Domains argues that the Chamber's expenditure of public funds—through its role as DMO—causes it to fall within the plain language of FOIA and, moreover, it is considered a public body under the interpretation provided in Weston. The Chamber argues that public accountability for the expenditure of these funds has been provided through the A-Tax statute, as well as Proviso 39.2, such that the General Assembly did not intend for it to become a public body under FOIA, and furthermore, its provision of services as a marketing organization does not render it a public body for FOIA purposes under Weston.
“The standard of review in a declaratory action is determined by the underlying issues.” Nationwide Mut. Ins. Co. v. Rhoden, 398 S.C. 393, 398, 728 S.E.2d 477, 479 (2012) (citing Felts v. Richland County, 303 S.C. 354, 356, 400 S.E.2d 781, 782 (1991) ). “The interpretation of a statute is a question of law.” Sparks v. Palmetto Hardwood, Inc., 406 S.C. 124, 128, 750 S.E.2d 61, 63 (2013) (citing CFRE, L.L.C. v. Greenville Cty. Assessor, 395 S.C. 67, 74, 716 S.E.2d 877, 881 (2011) ). “This Court may interpret statutes, and therefore resolve this case, ‘without any deference to the court below.’ ” Brock v. Town of Mount Pleasant, 415 S.C. 625, 628, 785 S.E.2d 198, 200 (2016) (quoting CFRE, 395 S.C. at 74, 716 S.E.2d at 881).
We are presented with the following question—did the legislature intend that the Chamber be a public body for FOIA purposes due to its receipt and expenditure of accommodation tax funds? While the Chamber technically expends public funds, we are firmly persuaded that the General Assembly did not intend the Chamber to be considered a public body for FOIA purposes based upon its receipt and expenditure of accommodation tax funds.
We begin with an analysis of FOIA. To further its purpose of a transparent government, “FOIA subjects a ‘public body’ to record disclosure.” Disabato, v. S.C. Ass'n of Sch. Adm'rs, 404 S.C. 433, 442, 746 S.E.2d 329, 333 (2013). As this Court has recognized, “[i]f public bodies were not subject to the FOIA, governmental bodies could subvert the FOIA by funneling State funds to nonprofit corporations so that those corporations could act, outside the public's view, as proxies for the State.” Id. at 455, 746 S.E.2d at 340. “Among those entities defined as a public body subject to the statute are ‘any organization, corporation, or agency supported in whole or in part by public funds or expending public funds ․’ ” Id. at 442, 746 S.E.2d at 333 (emphasis added) (quoting S.C. Code Ann. § 30-4-20(a) ). FOIA's record disclosure requirement provides that a “person has a right to inspect, copy, or receive an electronic transmission of any public record of a public body” subject to certain exceptions. S.C. Code Ann. § 30-4-30(a) (emphasis added). A “public record” is defined to include “all books, papers, maps, photographs, cards, tapes, recordings, or other documentary materials regardless of physical form or characteristics prepared, owned, used, in the possession of, or retained by a public body” with certain exclusions. S.C. Code Ann. § 30-4-20(c) (emphasis added).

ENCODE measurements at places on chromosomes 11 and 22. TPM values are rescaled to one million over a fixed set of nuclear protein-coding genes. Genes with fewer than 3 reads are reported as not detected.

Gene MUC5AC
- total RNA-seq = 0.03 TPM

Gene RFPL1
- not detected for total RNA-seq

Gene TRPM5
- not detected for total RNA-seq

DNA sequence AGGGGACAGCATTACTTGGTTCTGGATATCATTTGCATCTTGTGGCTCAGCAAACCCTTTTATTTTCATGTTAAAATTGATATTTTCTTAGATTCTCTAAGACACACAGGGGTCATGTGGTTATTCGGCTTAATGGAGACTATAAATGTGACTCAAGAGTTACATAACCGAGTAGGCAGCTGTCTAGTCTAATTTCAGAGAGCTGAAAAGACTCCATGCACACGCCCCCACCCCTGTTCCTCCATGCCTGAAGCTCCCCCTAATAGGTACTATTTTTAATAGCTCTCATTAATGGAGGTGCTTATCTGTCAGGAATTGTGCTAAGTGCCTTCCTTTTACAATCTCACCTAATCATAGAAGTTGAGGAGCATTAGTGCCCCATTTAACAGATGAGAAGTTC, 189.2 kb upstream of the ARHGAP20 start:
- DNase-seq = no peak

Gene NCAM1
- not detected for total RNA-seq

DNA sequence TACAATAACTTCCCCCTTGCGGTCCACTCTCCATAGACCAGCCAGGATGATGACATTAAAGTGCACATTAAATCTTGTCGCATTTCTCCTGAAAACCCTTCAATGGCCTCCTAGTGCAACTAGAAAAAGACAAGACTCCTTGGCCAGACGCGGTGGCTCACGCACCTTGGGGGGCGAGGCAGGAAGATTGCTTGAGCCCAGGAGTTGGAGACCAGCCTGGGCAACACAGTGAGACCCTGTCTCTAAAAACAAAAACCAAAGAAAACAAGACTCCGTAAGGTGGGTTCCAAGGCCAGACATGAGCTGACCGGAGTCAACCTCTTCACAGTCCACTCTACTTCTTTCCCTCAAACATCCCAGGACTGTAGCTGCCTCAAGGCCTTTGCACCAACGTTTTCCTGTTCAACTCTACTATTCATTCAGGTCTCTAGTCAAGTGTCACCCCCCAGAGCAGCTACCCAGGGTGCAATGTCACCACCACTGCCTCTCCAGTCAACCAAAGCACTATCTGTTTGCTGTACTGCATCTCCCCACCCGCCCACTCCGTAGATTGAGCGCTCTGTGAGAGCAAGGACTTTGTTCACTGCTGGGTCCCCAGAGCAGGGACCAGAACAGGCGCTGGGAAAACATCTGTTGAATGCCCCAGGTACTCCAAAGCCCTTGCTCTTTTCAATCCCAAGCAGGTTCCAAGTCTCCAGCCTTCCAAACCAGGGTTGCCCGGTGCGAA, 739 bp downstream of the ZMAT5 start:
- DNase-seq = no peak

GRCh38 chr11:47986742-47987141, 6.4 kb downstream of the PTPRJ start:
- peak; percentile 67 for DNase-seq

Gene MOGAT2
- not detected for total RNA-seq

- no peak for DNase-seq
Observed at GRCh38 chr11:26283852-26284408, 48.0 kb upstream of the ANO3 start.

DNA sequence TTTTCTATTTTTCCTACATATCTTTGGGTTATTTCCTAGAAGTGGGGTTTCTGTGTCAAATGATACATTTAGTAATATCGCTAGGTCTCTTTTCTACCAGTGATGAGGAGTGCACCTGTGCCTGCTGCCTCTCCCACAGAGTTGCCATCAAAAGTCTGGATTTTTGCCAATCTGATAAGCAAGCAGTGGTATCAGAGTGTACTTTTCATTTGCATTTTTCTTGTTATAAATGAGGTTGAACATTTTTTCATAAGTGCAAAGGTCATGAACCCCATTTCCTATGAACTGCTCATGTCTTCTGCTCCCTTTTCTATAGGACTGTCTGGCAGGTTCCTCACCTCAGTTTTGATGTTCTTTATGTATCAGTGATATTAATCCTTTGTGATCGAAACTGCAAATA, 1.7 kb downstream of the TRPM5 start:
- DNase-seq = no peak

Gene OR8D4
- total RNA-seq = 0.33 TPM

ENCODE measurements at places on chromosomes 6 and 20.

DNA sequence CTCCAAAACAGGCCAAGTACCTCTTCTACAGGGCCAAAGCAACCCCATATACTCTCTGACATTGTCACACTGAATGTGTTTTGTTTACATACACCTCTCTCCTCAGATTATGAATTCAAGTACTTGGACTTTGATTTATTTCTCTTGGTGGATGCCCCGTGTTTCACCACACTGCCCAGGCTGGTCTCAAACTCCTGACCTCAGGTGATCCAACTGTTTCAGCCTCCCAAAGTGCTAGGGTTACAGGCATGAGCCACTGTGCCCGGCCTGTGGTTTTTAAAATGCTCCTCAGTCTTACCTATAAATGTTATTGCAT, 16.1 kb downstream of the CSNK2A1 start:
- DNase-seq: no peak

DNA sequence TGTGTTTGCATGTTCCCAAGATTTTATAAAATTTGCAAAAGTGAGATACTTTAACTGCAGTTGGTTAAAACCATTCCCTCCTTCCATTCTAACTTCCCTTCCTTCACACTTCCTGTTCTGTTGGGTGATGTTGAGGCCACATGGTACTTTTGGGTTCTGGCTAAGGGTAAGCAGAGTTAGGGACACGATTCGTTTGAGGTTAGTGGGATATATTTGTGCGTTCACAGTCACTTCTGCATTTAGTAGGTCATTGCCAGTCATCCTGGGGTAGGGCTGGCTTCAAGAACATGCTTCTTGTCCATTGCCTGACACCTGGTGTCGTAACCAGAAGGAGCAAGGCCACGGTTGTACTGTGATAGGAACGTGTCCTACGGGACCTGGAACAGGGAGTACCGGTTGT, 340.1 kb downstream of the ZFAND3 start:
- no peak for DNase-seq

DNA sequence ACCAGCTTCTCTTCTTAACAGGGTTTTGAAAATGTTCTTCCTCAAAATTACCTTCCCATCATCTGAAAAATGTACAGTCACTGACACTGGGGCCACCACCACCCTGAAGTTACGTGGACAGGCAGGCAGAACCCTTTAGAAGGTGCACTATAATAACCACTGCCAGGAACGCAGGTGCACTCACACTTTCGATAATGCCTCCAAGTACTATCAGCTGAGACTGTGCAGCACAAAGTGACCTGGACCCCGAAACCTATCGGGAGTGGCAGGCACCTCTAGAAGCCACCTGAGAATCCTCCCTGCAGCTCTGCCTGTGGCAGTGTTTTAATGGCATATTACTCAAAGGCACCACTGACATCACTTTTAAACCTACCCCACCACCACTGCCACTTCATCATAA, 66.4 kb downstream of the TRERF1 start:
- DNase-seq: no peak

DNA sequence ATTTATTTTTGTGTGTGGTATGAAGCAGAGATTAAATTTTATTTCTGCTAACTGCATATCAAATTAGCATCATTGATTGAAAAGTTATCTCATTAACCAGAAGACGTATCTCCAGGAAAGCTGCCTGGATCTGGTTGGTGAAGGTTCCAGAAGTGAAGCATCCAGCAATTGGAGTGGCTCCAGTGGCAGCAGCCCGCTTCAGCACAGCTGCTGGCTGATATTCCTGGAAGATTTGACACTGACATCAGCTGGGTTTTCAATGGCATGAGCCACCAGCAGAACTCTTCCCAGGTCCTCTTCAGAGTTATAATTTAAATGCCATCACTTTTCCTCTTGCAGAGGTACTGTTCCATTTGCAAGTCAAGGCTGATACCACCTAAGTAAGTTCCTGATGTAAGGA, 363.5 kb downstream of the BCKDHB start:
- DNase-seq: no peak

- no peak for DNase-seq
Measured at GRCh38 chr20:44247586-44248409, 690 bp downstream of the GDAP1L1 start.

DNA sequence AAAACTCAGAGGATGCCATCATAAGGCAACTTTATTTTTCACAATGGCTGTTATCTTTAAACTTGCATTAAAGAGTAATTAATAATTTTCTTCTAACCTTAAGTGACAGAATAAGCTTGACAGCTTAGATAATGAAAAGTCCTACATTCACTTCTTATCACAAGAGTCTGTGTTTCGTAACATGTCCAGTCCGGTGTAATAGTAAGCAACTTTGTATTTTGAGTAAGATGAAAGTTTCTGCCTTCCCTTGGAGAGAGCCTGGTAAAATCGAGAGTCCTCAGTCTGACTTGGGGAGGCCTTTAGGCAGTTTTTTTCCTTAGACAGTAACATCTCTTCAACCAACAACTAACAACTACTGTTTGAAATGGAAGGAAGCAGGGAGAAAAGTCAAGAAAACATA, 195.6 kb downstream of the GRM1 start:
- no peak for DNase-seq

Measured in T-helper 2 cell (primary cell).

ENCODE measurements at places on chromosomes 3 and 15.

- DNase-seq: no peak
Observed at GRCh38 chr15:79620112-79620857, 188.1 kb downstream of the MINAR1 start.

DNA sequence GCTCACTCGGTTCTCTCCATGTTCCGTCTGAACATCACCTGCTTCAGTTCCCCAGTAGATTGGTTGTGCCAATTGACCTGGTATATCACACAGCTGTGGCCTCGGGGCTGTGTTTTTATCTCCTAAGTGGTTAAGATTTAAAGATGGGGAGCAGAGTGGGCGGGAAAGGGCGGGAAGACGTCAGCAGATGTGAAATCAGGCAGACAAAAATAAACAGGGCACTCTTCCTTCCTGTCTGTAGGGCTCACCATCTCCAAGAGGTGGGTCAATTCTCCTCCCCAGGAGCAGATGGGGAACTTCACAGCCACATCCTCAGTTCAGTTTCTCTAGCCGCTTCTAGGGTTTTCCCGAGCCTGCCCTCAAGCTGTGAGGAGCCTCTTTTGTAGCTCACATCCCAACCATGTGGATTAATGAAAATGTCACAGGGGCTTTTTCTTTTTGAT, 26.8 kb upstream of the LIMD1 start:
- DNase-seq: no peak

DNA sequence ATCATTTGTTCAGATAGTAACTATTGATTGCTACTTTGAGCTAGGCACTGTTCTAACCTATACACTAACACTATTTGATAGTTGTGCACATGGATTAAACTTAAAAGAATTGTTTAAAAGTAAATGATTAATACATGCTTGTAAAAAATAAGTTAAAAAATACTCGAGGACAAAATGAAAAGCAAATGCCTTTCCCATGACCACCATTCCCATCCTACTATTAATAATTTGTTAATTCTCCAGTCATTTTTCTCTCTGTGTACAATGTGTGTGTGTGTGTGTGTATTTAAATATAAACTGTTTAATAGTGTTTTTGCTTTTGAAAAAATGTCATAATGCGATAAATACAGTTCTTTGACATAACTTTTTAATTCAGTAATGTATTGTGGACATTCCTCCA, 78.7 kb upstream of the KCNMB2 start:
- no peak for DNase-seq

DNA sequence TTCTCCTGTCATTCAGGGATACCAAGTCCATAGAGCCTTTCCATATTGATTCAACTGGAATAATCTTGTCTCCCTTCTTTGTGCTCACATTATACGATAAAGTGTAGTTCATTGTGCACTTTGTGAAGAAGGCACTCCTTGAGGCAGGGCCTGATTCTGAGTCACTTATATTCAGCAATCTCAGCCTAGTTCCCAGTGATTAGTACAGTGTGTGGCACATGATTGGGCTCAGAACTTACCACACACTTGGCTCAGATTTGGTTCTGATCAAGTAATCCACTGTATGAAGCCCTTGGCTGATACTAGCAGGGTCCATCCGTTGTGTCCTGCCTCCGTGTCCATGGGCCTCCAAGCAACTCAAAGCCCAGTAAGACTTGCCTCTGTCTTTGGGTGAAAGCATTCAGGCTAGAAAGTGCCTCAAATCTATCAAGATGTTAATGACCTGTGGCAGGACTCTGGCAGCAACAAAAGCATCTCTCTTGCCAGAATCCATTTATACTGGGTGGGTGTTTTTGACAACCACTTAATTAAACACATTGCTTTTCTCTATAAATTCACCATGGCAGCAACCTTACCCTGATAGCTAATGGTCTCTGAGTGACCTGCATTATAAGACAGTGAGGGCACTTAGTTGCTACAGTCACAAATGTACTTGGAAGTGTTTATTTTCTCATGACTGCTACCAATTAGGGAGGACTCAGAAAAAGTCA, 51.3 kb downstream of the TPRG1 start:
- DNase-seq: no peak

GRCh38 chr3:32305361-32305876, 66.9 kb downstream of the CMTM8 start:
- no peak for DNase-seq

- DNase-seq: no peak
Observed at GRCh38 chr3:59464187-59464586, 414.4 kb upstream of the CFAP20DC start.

Moreover, FOIA imposes additional disclosure requirements on public bodies, such as all meetings must be open to the public, subject to limited exceptions. S.C. Code Ann. § 30-4-60. Also, a public body must provide advance notice of all meetings and keep written minutes, which include statutorily specified information. S.C. Code Ann. §§ 30-4-80, -90. In addition, FOIA provides that a citizen of the State may seek a declaratory judgment and injunctive relief to enforce the provisions of FOIA. S.C. Code Ann. § 30-4-100.
Thus, the General Assembly has evidenced its intent to ensure transparency is provided to the public with regard to the general expenditure of public funds.
We now turn our attention to the A-Tax statute and Proviso 39.2. With regard to the specific expenditure of the accommodation tax funds involved in this case, the General Assembly enacted section 6-4-10(3), which sets forth the following:
To manage and direct the expenditure of these tourism promotion funds, the municipality or county shall select one or more organizations, such as a chamber of commerce, visitor and convention bureau, or regional tourism commission, which has an existing, ongoing tourist promotion program. ․ Immediately upon an allocation to the special fund, a municipality or county shall distribute the tourism promotion funds to the organizations selected or created to receive them. Before the beginning of each fiscal year, an organization receiving funds from the accommodations tax from a municipality or county shall submit for approval a budget of planned expenditures. At the end of each fiscal year, an organization receiving funds shall render an accounting of the expenditure to the municipality or county which distributed them. ․
S.C. Code Ann. § 6-4-10(3) (emphasis added).5 The reporting and accountability provisions directly governing the expenditure of these funds control the disposition of this appeal.
Under the A-Tax statute, to evidence compliance in expending these funds, a local government must fulfill several requirements. Importantly, the A-Tax statute provides three layers of review for these expenditures—a local advisory committee, a statewide oversight committee, and an expenditure review committee. First, it requires a local government receiving over $50,000 in revenue from A-Tax funds to appoint an advisory committee “to make recommendations on the expenditure of revenue generated from the accommodations tax.” Id. § 6-4-25(A).6 Second, the local government must submit certain information to the South Carolina Accommodations Tax Oversight Committee, to include a “list of how funds from the accommodations tax are spent,” which is due “before October first and must include funds received and dispersed during the previous fiscal year.” Id. § 6-4-25(D). Finally, these reports are provided to the Tourism Expenditure Review Committee (TERC) for review to ensure that the local government complies with the basic requirements for expenditures set forth in the statute. Id. § 6-4-35; Id. § 6-4-25(D). TERC may consider “further supporting information” from the local government or find “an expenditure to be in noncompliance,” resulting in certification to the State Treasurer who will withhold the noncompliant amount from the local government. Id. § 6-4-35(B)(1)(a). In addition, TERC “has jurisdiction to investigate and research facts on written complaints submitted to it with regard to the appropriate tourism-related expenditures and resolve these complaints.” Id. § 6-4-35(B)(2). Any citizen may file such a complaint.